The food came in two categories: savory and sweet. He would try them all. He would eat them on sticks, with plastic utensils that would litter the grounds of the park long after he and his descendants had passed, he would pick them up and eat them with his hands.
From the Texas State Fair website, “Each year, State Fair concessionaires fry up tasty and unique foods for a chance to become a finalist in the Big Tex Choice Awards. Everything from Fried Beer to Fried Peaches and Cream have made the cut to become a part of an exclusive club.”
He started with the Surfin’ Turfin’ Tator Boat. It was a potato. He looked at it, sniffed the air, and stared at the lobster claw sticking straight up from the split in the spud.
“That there sure is a potato,” said the man.
“It sure is. The finest potato you ever did see,” said the woman collecting money for the meal.
“I never seen a potato like that,” said the man.
“You never will again, neither,” she told him.
It’s been 40 years since The Texas Chainsaw Massacre hit theaters and shocked moviegoers with its violent scenes. Texas Monthly has resurfaced their story from 2004 by John Bloom about the making of the film, which was made on a budget of $60,000 (about $290K, adjusted for inflation). Here, Bloom describes the injuries the cast members suffered through while making the film, especially by Marilyn Burns, who had the lead role:
Almost every cast member suffered some sort of injury. Neal had his face burned by hot asphalt. Partain had a bruised and cut arm after rolling down a hill in one of the early scenes. For Partain’s dying scene, Hooper and makeup artist Dottie Pearl stood on either side of the camera lens, spitting red Karo syrup into the air, attracting flesh-devouring mosquitoes. Hansen had no peripheral vision while wearing his mask and had a heart-stopping near miss when his boots slipped while he was running and the chain saw flew up in the air and crashed to the ground, inches from his body. But no one was beaten, cut, and bruised more than Burns. By the end of production, her screams were real, as she’d been poked, prodded, bound, dragged through rooms, jerked around, chased through cocklebur underbrush, jabbed with a stick, forced to skid on her knees in take after take, pounded on the head with a rubber hammer, coated with sticky stage blood, and endlessly pursued by Hansen with his chain saw and Neal with his constantly flicking switchblade. “I was afraid to hit her at first,” Siedow told me. “I couldn’t do it; I couldn’t hurt her. But they kept telling me it looked fake and I needed to really hit her. It took me several tries, but by the end of it, I was really hitting her. It actually got to be kinda fun.”
In retrospect, there’s reason to believe that Hooper was manipulating many of the details, to an almost obsessive degree. The heat, the miserable conditions, and the sheer pain of it all undoubtedly added to the atmosphere Hooper was trying to create. He wanted the actors to feel irritable and off-balance. He probably knew $60,000 wasn’t enough money to finish the film but didn’t want Parsley and the other investors to know that. He was doing whatever he could, day by day, moment by moment, to get as many images on film as possible, because he knew that Chainsaw, like any successful horror film, would be perfected in the editing room. “Tobe really did have a vision,” says Bozman now. “He knew exactly where we were at all times. But the rest of us were flying blind.”
In 1998 a district attorney sent a teenager to life in prison for his role in a murder of a 16-year-old girl. In Texas Monthly, Pamela Colloff revisits the case and looks at why the DA is questioning the life sentence years later:
The DA did not pull any punches once The State of Texas v. Randy Lee Wood began. “You know what the defense really boils down to in this case?” he asked jurors. “They want you to say, ‘He testified against Josh Bagwell, he said he was sorry, he’s not such a bad guy—let him go.’ ” But his acts of contrition, Cole told them, were irrelevant. “This is not television,” he reminded them. “This is not something where we wake up the next morning and we can say, ‘I wish I hadn’t done that,’ and it goes away. It’s real. Heather Rich was a real sixteen-year-old girl, and he helped take her life. And no matter how bad he feels about that, he is still responsible for it.”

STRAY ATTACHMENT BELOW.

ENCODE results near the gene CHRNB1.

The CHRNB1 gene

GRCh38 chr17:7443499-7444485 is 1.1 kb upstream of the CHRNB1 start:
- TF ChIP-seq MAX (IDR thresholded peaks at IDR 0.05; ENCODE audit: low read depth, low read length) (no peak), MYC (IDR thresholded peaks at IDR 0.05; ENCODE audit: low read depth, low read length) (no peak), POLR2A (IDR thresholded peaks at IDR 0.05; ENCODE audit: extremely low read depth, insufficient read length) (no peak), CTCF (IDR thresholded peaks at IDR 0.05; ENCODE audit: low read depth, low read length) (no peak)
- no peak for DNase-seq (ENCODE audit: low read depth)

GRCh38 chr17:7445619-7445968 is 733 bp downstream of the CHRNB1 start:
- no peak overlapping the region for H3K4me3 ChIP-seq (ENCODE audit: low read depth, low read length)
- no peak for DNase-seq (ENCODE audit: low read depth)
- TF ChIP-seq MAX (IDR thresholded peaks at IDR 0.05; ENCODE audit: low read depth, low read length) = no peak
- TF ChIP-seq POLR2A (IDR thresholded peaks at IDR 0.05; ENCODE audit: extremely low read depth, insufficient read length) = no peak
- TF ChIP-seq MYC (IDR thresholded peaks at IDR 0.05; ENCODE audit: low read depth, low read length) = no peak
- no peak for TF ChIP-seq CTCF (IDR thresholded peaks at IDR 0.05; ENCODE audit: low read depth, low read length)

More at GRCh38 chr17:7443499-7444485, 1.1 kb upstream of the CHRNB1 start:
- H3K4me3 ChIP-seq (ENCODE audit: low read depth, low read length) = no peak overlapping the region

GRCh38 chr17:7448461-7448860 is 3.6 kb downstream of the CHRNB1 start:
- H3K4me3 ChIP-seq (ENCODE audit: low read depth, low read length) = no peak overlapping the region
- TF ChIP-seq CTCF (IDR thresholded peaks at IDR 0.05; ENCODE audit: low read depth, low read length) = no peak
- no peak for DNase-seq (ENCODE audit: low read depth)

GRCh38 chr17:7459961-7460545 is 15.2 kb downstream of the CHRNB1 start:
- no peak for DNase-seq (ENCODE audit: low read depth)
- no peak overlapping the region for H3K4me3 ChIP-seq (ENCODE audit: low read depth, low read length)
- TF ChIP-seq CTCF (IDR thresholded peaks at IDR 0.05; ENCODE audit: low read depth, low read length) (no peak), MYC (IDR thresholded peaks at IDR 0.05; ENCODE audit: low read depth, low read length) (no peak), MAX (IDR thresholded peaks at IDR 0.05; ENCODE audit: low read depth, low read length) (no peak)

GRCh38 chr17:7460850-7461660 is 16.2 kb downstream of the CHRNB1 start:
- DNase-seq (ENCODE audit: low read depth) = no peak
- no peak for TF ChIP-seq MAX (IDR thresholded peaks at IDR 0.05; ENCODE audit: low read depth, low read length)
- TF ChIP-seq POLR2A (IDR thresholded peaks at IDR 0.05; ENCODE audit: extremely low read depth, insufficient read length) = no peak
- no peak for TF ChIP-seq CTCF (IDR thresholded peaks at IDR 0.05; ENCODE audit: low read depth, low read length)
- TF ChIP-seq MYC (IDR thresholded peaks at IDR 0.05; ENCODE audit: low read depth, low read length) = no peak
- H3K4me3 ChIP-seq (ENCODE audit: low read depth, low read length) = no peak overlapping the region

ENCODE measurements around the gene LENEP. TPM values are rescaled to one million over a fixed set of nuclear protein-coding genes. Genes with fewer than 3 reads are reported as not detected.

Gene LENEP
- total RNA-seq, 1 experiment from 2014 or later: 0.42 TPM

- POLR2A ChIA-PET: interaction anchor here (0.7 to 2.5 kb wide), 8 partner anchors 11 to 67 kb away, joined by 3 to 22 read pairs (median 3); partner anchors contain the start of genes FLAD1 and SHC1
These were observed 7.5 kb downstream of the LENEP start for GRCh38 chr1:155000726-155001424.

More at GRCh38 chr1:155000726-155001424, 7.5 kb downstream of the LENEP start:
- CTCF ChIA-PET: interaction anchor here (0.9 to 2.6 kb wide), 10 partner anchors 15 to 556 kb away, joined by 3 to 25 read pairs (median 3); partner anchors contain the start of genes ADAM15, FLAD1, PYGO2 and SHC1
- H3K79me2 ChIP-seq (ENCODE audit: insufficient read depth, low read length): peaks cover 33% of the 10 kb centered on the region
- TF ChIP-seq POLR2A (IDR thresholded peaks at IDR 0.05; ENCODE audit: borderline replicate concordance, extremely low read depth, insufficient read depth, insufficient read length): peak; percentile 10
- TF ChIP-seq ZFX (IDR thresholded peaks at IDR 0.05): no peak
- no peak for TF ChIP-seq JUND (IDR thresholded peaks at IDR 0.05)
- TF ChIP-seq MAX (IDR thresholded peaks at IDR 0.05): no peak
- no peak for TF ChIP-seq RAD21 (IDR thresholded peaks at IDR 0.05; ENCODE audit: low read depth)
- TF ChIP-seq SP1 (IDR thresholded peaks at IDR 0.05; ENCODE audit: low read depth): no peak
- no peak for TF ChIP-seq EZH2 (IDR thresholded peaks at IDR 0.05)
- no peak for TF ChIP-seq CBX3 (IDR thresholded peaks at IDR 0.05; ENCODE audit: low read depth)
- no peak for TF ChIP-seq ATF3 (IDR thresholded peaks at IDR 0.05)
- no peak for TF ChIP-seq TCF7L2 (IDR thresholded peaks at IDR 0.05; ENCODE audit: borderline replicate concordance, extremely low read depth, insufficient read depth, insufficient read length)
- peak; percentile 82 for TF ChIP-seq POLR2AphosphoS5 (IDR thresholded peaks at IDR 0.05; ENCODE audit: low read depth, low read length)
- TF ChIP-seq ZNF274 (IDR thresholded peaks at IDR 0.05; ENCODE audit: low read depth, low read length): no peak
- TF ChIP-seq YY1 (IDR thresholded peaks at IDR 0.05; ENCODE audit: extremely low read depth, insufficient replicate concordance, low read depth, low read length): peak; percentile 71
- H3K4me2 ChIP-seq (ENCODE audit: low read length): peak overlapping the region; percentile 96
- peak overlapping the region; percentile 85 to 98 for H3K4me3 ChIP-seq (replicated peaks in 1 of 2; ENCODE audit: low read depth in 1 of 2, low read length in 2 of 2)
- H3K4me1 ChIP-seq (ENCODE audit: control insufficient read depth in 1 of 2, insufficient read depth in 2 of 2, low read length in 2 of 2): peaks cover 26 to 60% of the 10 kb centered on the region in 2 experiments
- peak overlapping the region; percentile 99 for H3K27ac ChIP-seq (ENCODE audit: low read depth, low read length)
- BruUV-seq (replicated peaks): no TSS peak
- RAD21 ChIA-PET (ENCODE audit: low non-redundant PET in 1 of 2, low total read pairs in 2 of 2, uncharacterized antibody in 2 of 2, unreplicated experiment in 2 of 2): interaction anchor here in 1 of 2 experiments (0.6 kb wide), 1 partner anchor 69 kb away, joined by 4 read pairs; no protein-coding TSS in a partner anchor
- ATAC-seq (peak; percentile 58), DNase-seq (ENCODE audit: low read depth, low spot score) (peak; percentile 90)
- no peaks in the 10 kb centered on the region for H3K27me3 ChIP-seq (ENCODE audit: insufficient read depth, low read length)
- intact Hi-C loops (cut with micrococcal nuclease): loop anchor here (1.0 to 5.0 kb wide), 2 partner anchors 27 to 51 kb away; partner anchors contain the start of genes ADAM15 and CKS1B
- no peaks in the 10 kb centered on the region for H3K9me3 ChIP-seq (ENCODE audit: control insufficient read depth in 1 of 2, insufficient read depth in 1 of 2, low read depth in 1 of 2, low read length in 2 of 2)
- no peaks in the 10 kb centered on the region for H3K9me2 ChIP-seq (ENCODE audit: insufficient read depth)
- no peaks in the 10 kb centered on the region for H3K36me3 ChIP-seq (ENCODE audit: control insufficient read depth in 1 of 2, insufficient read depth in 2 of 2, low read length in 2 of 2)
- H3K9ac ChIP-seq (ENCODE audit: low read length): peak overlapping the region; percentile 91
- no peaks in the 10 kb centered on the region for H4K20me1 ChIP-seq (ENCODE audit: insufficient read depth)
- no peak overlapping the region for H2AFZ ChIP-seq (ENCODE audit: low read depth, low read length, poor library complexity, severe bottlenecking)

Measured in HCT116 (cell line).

According to the law, Cole continued, it did not matter that Randy had not fired the gun or had not wished Heather dead. In Texas, the “law of parties” erases the distinction between killers and accomplices, finding that a person can be held criminally responsible for the conduct of another if he participated in the crime. By virtue of the fact that Randy had assisted Curtis, he was guilty of capital murder. “He could stand here all day long and tell you that his intent was not to assist in the commission of this crime, and his actions cry out differently,” Cole insisted. “He’s guilty. He must pay the consequences of his choice.”
The jury agreed, and on August 25, 1998, Randy was convicted of capital murder and handed an automatic life sentence. Cole watched as Randy, then nineteen, was led from the courtroom in handcuffs and leg irons. As the DA gathered the papers at his table, he was relieved that the trial was over. Yet he hardly felt triumphant. “It was not a moment of celebration,” Cole told me. “There was no joy or happiness. I had a deep, deep sense that another young life had been senselessly wasted.”
Photo: Julian Frost
When the ACA was passed in 2010, Ana Maria Garza Cortez could hardly believe it. She’d spent decades trying to help poor people in San Antonio get health care. She knew the barriers they faced because she’d faced them too. She’d grown up in West Side housing projects, and her family never had health insurance. She and her seven siblings didn’t go to the doctor when they were sick. “That was a luxury,” Cortez says. “My mom loved us, but we were poor. She would wait to see if whatever we had would go away.” If it didn’t, she would take them to the neighborhood clinic or, more often, the emergency room. Since Cortez graduated from Our Lady of the Lake University, in 1990, she has worked with nonprofits, usually in health care. She serves as the vice president of development and marketing at CentroMed, one of the city’s sliding-scale, safety net clinics, with 23 locations in the area, many in the city’s poorer neighborhoods. She became one of the leaders of EnrollSA, along with Guajardo and Joe Ibarra, the deputy state director and operations manager at Enroll America. Among the city’s health care advocates, Cortez is admired for her energy and passion. “We call her ‘Santa Maria,’ ” Guajardo says. “She lives for the community. It’s in her bones.”